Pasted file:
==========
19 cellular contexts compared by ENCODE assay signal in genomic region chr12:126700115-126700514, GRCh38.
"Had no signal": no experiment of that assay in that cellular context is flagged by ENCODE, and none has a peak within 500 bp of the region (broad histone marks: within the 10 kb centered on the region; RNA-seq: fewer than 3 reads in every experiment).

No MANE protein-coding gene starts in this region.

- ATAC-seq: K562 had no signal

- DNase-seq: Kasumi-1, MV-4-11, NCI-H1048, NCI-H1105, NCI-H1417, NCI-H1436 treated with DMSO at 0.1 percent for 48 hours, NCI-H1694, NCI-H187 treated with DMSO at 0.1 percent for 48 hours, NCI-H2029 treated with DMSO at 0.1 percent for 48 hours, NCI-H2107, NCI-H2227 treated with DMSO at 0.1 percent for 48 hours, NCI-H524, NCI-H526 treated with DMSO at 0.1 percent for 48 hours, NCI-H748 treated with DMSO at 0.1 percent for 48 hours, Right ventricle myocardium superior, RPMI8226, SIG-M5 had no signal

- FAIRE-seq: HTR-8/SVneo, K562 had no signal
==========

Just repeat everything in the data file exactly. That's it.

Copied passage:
19 cellular contexts compared by ENCODE assay signal in genomic region chr12:126700115-126700514, GRCh38.
"Had no signal": no experiment of that assay in that cellular context is flagged by ENCODE, and none has a peak within 500 bp of the region (broad histone marks: within the 10 kb centered on the region; RNA-seq: fewer than 3 reads in every experiment).

No MANE protein-coding gene starts in this region.

- ATAC-seq: K562 had no signal

- DNase-seq: Kasumi-1, MV-4-11, NCI-H1048, NCI-H1105, NCI-H1417, NCI-H1436 treated with DMSO at 0.1 percent for 48 hours, NCI-H1694, NCI-H187 treated with DMSO at 0.1 percent for 48 hours, NCI-H2029 treated with DMSO at 0.1 percent for 48 hours, NCI-H2107, NCI-H2227 treated with DMSO at 0.1 percent for 48 hours, NCI-H524, NCI-H526 treated with DMSO at 0.1 percent for 48 hours, NCI-H748 treated with DMSO at 0.1 percent for 48 hours, Right ventricle myocardium superior, RPMI8226, SIG-M5 had no signal

- FAIRE-seq: HTR-8/SVneo, K562 had no signal